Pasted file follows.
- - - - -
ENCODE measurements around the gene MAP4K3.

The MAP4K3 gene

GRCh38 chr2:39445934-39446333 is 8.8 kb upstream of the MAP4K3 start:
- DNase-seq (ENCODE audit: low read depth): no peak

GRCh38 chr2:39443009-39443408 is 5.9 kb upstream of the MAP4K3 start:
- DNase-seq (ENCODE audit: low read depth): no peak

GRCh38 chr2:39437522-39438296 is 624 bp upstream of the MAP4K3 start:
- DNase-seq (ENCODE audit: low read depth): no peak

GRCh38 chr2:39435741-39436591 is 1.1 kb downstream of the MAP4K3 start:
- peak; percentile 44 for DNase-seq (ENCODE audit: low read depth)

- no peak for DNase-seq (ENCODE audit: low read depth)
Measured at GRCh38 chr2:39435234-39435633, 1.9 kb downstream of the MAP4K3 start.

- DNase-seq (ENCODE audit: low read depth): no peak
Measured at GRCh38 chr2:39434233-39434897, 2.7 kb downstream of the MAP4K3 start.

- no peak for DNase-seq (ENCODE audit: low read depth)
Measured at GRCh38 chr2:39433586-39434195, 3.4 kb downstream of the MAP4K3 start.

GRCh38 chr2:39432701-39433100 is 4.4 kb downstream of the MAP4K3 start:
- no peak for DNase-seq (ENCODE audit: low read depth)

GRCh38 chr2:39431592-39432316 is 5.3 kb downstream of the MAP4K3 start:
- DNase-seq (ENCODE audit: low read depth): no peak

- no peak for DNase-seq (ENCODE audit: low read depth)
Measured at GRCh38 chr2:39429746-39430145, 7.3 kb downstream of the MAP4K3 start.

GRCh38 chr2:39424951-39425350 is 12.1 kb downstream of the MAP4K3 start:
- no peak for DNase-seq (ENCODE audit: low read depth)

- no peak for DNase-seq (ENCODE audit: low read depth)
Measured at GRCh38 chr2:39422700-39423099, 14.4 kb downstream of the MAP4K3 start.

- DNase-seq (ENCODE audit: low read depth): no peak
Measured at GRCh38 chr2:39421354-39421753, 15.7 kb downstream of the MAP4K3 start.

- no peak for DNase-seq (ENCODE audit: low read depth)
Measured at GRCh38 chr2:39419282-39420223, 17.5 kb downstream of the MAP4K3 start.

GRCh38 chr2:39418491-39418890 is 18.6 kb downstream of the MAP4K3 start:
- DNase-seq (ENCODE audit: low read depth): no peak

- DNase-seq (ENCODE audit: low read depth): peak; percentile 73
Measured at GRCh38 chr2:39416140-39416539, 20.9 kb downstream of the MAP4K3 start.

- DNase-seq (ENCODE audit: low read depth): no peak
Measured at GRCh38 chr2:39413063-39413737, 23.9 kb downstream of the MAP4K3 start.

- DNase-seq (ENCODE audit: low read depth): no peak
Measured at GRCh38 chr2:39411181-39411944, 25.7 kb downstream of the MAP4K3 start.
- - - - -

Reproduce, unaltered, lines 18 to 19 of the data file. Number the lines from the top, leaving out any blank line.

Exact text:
- no peak for DNase-seq (ENCODE audit: low read depth)

GRCh38 chr2:39431592-39432316 is 5.3 kb downstream of the MAP4K3 start: